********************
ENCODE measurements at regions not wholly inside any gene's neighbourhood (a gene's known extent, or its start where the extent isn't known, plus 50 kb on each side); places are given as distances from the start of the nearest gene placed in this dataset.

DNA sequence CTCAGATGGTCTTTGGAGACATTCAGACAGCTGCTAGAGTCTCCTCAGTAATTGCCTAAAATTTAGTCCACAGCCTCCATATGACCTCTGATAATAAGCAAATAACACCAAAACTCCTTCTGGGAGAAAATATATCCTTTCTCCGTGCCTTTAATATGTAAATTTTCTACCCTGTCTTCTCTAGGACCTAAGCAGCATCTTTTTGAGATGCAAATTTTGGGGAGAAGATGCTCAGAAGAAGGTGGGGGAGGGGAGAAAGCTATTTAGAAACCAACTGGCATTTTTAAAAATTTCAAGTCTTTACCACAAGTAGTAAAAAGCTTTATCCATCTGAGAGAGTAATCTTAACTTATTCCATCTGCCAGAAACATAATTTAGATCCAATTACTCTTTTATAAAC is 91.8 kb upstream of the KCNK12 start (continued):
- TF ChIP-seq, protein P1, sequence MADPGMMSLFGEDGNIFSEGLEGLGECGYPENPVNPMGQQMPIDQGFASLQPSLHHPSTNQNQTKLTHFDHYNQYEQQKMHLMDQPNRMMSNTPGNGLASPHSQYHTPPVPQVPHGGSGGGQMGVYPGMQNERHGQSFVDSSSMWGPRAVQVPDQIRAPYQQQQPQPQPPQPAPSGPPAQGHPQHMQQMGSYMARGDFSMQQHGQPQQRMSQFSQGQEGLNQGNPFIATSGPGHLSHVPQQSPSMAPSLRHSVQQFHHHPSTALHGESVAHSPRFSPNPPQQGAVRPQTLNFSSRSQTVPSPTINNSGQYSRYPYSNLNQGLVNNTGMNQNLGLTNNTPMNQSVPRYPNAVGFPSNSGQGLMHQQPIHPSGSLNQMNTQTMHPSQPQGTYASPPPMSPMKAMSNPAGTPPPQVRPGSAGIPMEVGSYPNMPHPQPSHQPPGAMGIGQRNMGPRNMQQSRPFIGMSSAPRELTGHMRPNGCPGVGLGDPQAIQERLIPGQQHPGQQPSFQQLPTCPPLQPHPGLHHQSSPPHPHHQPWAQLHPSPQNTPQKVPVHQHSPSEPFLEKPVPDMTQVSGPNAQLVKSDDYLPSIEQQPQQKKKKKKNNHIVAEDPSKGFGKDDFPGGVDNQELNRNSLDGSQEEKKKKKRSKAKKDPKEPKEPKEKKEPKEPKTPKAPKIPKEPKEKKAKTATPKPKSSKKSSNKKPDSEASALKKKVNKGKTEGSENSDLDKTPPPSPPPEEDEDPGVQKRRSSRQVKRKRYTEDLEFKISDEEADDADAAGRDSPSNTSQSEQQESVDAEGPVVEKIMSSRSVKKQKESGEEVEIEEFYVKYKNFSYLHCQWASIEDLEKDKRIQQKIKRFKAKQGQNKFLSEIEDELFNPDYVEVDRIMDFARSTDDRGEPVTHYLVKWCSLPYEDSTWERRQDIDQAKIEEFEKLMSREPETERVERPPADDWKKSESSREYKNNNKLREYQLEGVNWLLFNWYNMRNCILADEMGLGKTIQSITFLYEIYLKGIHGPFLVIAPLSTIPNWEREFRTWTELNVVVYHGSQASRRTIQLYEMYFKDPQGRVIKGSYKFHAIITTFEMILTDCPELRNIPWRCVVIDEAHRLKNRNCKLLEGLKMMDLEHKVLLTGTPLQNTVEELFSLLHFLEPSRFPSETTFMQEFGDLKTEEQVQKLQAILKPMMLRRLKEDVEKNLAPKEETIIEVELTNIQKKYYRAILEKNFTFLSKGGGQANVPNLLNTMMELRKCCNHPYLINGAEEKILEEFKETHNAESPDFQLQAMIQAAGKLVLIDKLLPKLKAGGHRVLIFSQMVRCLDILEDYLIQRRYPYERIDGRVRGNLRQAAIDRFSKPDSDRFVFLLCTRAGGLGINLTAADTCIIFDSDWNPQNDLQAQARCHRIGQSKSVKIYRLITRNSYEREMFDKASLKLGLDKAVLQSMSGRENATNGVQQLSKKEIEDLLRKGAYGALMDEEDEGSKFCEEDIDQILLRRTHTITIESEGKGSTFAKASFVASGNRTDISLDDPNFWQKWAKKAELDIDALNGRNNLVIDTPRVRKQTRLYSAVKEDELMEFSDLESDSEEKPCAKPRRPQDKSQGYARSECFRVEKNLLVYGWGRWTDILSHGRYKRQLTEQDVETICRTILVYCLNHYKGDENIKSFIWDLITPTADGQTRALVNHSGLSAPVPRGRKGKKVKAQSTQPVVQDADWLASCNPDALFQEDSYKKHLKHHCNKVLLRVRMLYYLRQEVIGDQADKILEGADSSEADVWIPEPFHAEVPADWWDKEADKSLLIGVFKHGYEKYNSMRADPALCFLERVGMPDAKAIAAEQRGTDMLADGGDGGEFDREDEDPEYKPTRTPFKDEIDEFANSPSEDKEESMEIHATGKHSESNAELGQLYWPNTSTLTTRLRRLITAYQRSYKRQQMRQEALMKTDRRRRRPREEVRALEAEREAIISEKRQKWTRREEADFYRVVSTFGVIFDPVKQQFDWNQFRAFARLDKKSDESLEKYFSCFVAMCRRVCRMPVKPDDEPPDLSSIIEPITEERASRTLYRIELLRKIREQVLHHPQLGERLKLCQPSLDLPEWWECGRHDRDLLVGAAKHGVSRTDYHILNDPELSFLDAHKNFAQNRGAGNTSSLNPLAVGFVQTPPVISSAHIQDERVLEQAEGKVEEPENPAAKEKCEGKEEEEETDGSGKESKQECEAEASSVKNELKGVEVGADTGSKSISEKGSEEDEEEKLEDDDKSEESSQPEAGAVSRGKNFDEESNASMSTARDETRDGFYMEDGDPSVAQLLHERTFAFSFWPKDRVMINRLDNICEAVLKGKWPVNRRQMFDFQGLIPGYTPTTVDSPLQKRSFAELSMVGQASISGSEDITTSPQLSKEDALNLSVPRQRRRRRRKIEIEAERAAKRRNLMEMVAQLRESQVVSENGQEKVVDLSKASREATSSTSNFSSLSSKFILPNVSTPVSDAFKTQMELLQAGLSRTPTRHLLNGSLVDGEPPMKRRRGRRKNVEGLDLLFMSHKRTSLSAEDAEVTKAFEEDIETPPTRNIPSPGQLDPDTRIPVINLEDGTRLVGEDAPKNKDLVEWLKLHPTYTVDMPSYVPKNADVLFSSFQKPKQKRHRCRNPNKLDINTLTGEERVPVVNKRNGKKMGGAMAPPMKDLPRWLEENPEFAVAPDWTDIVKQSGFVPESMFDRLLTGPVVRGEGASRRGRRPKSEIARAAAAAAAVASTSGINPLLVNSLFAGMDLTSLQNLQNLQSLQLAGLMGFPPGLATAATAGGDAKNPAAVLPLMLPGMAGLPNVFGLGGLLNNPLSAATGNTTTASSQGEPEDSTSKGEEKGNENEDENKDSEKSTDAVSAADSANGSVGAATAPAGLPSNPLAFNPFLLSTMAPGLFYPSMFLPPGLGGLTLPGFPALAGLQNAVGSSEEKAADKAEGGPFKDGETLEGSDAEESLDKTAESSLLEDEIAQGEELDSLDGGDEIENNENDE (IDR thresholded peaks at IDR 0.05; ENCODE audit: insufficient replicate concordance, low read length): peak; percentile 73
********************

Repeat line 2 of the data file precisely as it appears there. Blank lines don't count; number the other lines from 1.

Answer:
DNA sequence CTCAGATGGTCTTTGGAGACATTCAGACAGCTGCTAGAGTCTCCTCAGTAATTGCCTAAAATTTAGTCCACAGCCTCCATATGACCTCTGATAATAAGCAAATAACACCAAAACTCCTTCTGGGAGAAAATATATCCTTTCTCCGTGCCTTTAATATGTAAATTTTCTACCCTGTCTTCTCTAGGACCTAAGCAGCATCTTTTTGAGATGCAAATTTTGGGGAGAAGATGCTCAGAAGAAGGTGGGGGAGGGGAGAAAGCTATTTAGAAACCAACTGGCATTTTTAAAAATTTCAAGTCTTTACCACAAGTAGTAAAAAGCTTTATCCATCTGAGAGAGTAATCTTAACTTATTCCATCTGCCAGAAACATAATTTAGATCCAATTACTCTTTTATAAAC is 91.8 kb upstream of the KCNK12 start (continued):